I am a huge fan of informational flyers and brochures. Maybe it’s because most of my freelance graphic design work has been real estate flyers and brochures, but I also believe they are one of the few “old-school” tools real estate agents should still be using.

First, before you even think about making a flyer or brochure you need great photos. If you’re not sure you can handle that, take a look at this blog post, then come back.

Now decide if you need a flyer, brochure, or both. A brochure gives you more room to showcase your property. Essentially it’s like a double flyer. I recommend these for more upscale properties or a property that just has a lot of extras that you want to feature. Your average home will be served well with a traditional flyer. If you choose to do both, be sure the same theme flows between the flyer and brochure. A consistent feel will reinforce your property’s personality, which I discuss next, and make it more memorable to potential buyers.

Flyers and brochures put your listing’s “feel” in print.  Every property you list has it’s own personality. A home with stables and 20 acres has an appeal that is very different from a condo in downtown Memphis which is different from the appeal of a five bedroom house in the suburbs, which is different from the appeal of a two bedroom bungalow in Midtown. The flyer you make for each of those properties should match that property’s personality.

Take a look at the images below of a flyer and brochure I created for a historic, upscale property in East Memphis. Compare that to the flyer I made for a cute starter home in a Memphis suburb.

Flyers and brochures give potential buyers something to walk away with. According to Realtor.com’s Profile of Home Buyers and Sellers in 2014 the average home buyer spent 10 weeks looking and viewed 10 homes before deciding on their purchase. With all that time and all those properties, don’t you want potential buyers to have something to remind them of your property?

Flyers and brochures are an extension of your brand. Whether you know it or not, you have a personal brand. You started building it the moment you began your career, probably even before that. If you have a newsletter, send out regular emails or mailers, take out ads, participate in your firm’s group ads, hold open houses, or have a social media account, you have a brand. Make the most of it! A flyer or brochure is another way to not just sell a home but to sell yourself.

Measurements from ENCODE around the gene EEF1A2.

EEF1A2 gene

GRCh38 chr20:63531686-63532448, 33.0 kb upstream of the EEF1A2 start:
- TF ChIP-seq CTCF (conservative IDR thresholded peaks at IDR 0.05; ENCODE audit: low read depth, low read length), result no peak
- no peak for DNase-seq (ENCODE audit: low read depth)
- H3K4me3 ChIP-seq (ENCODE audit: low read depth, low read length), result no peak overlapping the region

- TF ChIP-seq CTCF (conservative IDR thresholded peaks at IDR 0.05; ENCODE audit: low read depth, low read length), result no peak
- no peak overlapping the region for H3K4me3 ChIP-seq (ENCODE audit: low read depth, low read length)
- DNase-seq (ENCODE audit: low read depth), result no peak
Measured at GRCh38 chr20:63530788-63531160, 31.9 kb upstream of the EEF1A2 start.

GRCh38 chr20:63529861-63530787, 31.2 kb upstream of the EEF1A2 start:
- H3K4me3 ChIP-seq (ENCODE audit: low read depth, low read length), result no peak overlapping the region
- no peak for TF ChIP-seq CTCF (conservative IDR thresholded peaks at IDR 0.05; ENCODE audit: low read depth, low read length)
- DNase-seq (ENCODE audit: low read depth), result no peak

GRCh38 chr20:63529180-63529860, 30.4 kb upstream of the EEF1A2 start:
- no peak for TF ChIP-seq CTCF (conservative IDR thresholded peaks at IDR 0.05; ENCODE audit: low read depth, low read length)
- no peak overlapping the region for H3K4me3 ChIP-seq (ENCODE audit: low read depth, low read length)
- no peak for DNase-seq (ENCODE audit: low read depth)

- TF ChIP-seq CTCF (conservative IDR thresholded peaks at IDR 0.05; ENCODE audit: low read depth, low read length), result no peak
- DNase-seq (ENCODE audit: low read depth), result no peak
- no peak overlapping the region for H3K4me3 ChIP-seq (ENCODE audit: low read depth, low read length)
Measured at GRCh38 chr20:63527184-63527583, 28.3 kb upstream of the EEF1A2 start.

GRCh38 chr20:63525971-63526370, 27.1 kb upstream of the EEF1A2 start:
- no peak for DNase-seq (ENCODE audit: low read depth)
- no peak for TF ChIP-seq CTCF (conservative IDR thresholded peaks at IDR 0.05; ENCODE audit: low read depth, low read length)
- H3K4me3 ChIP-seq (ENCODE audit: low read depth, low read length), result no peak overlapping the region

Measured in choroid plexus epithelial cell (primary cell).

Clients like them. Don’t overlook the importance of this. Clients like flyers. They look professional and they tell your client that you’re serious. They tell your client that you’re working hard to sell their house.They tell your client that you’re giving them the full range of services. All of these things go to building a relationship with your client so that once you sell this house, they’ll keep coming back to you and referring you. That’s how this business works.

If you’re sold on making some printed materials but don’t know your way around graphic design, there are some online templates you can use for free or a small fee. Free versions usually retain a watermark or logo from the company on your flyer. Pay versions do not.

I will say that if you’re going to pay for a flyer, I’d go the route of hiring an experienced graphic designer who is familiar with real estate marketing, you know, like me. A sloppy flyer or brochure can do more harm than good, so be sure you know what you want in a flyer and you know the person creating it can give you those results.

If you’d like to try it yourself, there’s a number of applications that you can use to create a flyer: Microsoft Word and Publisher, Pages (Mac), Google Docs and InDesign are the most common and accessible. If you’re brand new to the world of flyer making, start with Word. You can still produce some nice quality flyers in Word without having a lot of experience.

I’d love to know if you’re regularly using flyers or other printed materials as a part of your regular marketing repertoire. Leave a comment and let’s talk about what you’re doing, not doing, or want to do.